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An investigation into the factors influencing the purification of mammalian pancreatic islets for transplantation.

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thesis
posted on 19.11.2015, 08:51 by David Ralph. Chadwick
The treatment of Type 1 (Insulin-Dependent) Diabetes Mellitus by the transplantation of isolated islets of Langerhans is an attractive concept, but one which has been difficult to realise in clinical practice. Insulin-independence has been relatively rare following human islet allotransplantation, due partly to immunological rejection of islets, but also due largely to the problems inherent in the isolation of sufficient numbers of purified islets from the native pancreas. The purification of islets prior to transplantation is desirable for several reasons, and is usually achieved using large-scale density gradients. Current techniques of density-dependent separation of islets are inefficient, however, and result in an unacceptable loss of islet yield. The purpose of the work described in this thesis was therefore to examine the possible factors limiting the efficiency of islet purification using density gradients, and to investigate ways in which these factors may be usefully modified. Using a standardised, quantitative system for assessing the efficiency of islet purification on density gradients, it was demonstrated that the separation of purified human and porcine islets was highly dependent upon the physico-chemical environment of pancreatic tissues throughout the isolation process. In particular, it was shown that islet purity is compromised by exocrine tissue swelling occurring during the isolation procedure, but that this swelling can be reversed, and islet purity thereby markedly improved, by suspension of the dispersed, collagenase-digested pancreatic tissues in appropriate storage solutions. The optimal, composition of such solutions was defined, and their combined use both for storage of the dispersed pancreas and as a solvent for novel density gradient media was examined. The results obtained in this way have contributed to an improved understanding of the factors potentially influencing islet purification, and may therefore assist in expediting the clinical application of islet transplantation as a therapy for diabetes.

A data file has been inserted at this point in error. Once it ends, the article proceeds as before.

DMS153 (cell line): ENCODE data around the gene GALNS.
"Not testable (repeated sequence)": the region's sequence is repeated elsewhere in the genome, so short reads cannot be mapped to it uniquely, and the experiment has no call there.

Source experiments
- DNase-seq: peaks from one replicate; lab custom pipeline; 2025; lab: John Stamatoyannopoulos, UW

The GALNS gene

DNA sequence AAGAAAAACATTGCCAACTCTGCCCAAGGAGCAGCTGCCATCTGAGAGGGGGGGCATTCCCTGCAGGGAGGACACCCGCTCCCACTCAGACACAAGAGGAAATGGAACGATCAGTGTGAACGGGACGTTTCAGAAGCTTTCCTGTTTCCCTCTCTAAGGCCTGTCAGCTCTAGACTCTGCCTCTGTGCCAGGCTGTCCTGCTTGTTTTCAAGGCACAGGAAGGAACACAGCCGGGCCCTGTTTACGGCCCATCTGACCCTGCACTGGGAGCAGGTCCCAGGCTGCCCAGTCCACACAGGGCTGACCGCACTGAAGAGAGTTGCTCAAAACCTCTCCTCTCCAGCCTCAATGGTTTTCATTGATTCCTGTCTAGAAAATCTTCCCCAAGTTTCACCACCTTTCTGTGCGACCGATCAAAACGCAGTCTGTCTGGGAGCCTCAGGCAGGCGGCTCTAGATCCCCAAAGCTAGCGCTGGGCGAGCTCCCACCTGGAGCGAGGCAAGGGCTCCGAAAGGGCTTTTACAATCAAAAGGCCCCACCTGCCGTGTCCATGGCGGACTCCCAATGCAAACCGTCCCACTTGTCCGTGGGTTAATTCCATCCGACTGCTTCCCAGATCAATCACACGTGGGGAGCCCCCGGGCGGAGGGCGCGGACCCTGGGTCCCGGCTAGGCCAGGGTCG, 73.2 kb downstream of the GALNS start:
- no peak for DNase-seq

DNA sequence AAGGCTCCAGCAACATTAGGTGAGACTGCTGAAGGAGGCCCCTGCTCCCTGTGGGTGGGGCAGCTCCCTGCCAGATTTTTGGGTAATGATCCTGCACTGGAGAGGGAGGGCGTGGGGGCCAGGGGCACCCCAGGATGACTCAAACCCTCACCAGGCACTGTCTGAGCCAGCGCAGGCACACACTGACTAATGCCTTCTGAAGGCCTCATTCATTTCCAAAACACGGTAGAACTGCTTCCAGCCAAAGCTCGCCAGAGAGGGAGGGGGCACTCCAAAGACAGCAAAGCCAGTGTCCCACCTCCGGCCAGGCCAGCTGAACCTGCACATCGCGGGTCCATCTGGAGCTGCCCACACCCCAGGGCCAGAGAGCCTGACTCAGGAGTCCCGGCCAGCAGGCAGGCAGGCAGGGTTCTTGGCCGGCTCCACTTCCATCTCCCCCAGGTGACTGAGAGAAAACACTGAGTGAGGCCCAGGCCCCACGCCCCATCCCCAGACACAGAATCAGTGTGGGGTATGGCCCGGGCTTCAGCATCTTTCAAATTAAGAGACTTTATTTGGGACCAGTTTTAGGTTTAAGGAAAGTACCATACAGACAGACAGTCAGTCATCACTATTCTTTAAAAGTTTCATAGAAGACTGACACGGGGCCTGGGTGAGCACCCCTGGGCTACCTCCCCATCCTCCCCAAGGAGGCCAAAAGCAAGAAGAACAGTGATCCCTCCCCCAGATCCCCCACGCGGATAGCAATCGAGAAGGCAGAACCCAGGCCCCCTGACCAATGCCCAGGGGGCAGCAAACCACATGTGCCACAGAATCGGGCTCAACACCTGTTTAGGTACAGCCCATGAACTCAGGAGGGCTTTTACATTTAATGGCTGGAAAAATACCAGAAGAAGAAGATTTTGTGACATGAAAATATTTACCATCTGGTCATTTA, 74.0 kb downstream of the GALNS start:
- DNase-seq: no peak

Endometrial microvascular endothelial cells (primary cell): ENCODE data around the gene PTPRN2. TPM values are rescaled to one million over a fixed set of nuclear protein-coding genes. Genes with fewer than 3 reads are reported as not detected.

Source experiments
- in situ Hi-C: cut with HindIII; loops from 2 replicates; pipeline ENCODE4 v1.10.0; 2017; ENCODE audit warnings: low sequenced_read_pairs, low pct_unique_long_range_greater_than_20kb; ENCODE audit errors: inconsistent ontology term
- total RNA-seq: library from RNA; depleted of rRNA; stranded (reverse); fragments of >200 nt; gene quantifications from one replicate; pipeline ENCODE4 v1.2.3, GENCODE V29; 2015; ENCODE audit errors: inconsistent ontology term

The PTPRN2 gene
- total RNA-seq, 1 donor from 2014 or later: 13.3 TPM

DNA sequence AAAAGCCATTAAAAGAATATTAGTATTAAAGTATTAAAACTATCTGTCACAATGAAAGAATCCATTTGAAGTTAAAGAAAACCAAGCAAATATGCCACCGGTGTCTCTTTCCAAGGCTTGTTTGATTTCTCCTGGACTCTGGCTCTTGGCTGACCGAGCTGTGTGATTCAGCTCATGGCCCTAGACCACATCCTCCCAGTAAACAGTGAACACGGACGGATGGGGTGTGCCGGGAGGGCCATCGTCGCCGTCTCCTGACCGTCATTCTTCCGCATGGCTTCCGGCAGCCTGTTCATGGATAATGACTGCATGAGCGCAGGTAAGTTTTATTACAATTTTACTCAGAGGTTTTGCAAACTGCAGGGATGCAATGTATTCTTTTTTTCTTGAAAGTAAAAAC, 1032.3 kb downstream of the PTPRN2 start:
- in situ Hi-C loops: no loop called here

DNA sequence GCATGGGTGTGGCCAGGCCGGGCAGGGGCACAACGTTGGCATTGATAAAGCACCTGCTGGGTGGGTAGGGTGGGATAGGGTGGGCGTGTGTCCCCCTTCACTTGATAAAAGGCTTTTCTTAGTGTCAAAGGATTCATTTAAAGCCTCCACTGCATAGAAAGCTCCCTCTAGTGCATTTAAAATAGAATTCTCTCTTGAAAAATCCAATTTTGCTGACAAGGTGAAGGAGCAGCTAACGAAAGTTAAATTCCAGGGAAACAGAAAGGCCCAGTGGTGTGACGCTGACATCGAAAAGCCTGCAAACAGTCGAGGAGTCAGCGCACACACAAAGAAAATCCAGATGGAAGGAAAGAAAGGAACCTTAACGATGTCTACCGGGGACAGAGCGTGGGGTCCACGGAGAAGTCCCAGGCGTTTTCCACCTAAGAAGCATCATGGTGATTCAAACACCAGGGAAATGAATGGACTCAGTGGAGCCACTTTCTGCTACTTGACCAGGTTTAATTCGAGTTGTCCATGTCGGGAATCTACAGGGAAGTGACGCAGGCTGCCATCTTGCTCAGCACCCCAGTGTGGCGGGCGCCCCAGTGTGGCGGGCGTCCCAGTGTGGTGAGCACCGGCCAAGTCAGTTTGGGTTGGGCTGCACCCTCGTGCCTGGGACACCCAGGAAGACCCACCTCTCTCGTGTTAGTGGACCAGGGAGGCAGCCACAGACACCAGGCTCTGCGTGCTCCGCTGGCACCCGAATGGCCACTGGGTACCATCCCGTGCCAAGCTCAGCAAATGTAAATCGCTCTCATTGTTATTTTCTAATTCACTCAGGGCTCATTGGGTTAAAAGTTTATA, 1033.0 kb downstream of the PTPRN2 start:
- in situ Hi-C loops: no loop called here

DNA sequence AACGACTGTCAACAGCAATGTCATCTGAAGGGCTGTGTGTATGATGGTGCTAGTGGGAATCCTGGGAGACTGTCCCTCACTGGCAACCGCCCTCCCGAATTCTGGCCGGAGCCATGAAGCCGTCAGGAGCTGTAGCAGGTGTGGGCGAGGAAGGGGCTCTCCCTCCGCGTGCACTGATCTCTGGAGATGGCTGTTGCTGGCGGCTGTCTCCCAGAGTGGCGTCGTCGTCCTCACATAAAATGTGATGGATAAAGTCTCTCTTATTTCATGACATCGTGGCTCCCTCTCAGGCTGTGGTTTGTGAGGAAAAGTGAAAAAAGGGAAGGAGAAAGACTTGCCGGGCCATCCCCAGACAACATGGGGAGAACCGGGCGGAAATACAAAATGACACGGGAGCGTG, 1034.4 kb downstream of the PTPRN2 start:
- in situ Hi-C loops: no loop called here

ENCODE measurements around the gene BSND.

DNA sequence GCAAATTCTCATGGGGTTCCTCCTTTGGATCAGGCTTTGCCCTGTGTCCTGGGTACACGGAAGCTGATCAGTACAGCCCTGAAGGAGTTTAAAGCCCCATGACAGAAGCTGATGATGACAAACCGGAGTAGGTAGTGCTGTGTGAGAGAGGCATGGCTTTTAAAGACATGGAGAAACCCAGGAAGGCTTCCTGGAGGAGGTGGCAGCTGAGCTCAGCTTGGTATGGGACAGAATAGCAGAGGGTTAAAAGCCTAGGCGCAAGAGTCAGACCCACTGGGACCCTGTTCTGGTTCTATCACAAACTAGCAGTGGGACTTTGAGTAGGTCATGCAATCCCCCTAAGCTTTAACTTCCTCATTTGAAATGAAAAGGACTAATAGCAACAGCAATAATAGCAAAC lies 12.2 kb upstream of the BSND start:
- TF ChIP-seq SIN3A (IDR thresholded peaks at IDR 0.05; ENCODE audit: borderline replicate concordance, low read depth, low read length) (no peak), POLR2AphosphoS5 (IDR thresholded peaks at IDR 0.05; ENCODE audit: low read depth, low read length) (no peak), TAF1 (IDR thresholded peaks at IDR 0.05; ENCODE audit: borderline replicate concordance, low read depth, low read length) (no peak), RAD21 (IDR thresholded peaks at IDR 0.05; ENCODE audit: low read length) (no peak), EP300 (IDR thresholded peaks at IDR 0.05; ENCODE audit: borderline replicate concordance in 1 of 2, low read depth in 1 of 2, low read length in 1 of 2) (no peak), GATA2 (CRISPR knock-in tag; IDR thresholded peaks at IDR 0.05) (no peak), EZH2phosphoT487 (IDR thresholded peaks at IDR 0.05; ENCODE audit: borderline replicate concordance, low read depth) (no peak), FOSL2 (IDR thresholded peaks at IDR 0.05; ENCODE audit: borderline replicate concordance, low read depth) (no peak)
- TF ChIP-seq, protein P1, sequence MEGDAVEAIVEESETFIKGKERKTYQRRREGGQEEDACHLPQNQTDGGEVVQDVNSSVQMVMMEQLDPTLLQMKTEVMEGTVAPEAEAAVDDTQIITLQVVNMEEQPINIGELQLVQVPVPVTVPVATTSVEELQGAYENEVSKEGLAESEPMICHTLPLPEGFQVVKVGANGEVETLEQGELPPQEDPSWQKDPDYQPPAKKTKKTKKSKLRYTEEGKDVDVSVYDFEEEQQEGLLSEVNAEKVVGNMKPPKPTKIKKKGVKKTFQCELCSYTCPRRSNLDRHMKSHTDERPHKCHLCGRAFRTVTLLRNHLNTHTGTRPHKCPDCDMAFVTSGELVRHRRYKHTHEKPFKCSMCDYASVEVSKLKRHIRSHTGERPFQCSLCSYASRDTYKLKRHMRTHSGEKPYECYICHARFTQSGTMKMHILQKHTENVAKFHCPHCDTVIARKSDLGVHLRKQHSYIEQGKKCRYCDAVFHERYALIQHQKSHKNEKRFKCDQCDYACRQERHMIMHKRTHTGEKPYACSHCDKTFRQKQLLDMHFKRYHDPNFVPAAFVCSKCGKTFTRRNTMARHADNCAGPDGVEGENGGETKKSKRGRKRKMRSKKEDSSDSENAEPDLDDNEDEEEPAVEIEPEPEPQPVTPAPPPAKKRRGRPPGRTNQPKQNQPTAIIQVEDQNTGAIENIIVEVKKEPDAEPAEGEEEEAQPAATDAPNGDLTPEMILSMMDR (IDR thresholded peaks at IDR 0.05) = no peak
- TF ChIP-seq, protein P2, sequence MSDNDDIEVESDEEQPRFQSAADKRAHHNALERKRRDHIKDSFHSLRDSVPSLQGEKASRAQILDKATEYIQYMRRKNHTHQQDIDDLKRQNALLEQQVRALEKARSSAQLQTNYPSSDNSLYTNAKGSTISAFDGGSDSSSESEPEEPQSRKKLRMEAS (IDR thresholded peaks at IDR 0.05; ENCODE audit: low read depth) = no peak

History

Date of award

01/01/1993

Author affiliation

College of Medicine, Biological Sciences and Psychology

Awarding institution

University of Leicester

Qualification level

Doctoral

Qualification name

MD

Language

en

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